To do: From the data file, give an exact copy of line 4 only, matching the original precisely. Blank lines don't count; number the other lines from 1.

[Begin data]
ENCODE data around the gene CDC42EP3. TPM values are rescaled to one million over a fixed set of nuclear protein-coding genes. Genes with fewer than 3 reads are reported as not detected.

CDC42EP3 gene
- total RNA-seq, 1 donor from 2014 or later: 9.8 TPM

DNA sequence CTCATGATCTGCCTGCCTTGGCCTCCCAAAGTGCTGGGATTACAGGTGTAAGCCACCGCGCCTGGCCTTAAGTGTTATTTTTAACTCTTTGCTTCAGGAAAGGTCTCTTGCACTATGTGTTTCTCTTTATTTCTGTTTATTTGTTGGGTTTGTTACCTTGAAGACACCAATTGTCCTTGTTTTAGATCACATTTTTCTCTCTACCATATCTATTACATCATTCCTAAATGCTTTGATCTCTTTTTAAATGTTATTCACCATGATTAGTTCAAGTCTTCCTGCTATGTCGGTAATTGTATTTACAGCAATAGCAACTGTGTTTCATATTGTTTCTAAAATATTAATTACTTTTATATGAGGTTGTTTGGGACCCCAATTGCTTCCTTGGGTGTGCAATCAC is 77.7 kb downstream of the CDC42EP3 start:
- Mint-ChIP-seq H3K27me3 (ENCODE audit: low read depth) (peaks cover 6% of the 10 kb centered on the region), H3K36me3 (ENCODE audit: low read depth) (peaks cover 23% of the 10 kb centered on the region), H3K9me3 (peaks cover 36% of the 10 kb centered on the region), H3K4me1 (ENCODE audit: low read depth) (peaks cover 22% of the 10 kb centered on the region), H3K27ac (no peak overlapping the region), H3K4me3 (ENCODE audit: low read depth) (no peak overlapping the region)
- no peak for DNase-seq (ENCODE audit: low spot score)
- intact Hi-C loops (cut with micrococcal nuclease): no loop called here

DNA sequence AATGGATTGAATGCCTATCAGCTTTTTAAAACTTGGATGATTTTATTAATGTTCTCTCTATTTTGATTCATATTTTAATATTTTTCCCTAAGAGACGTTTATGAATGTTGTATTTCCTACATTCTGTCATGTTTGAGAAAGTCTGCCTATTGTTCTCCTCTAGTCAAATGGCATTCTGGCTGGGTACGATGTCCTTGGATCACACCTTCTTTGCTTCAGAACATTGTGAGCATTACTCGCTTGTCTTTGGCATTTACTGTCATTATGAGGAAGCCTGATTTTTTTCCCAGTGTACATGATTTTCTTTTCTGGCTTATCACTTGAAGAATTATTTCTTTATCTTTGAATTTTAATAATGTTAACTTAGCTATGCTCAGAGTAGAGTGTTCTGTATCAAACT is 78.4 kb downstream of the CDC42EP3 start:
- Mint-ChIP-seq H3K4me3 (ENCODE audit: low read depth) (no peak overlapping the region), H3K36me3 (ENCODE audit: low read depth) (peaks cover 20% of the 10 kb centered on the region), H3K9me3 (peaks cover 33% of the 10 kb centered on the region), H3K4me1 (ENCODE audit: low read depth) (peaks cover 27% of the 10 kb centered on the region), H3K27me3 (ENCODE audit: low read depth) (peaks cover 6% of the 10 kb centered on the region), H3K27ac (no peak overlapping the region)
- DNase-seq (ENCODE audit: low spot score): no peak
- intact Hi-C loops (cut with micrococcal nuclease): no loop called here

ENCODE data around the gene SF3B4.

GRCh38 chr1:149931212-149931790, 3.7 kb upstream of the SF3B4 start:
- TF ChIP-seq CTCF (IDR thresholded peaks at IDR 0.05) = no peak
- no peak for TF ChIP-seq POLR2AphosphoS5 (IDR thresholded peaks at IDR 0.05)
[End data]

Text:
DNA sequence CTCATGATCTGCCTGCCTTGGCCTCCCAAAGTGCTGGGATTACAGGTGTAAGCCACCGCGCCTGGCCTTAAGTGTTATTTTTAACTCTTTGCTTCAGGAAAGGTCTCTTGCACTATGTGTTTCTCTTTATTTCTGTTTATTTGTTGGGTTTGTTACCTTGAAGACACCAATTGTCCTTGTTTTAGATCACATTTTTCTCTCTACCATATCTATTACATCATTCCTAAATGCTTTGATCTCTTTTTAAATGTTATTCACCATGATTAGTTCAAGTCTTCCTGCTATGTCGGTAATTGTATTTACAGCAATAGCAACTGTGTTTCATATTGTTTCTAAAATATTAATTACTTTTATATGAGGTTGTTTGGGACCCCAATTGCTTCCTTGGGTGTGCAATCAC is 77.7 kb downstream of the CDC42EP3 start: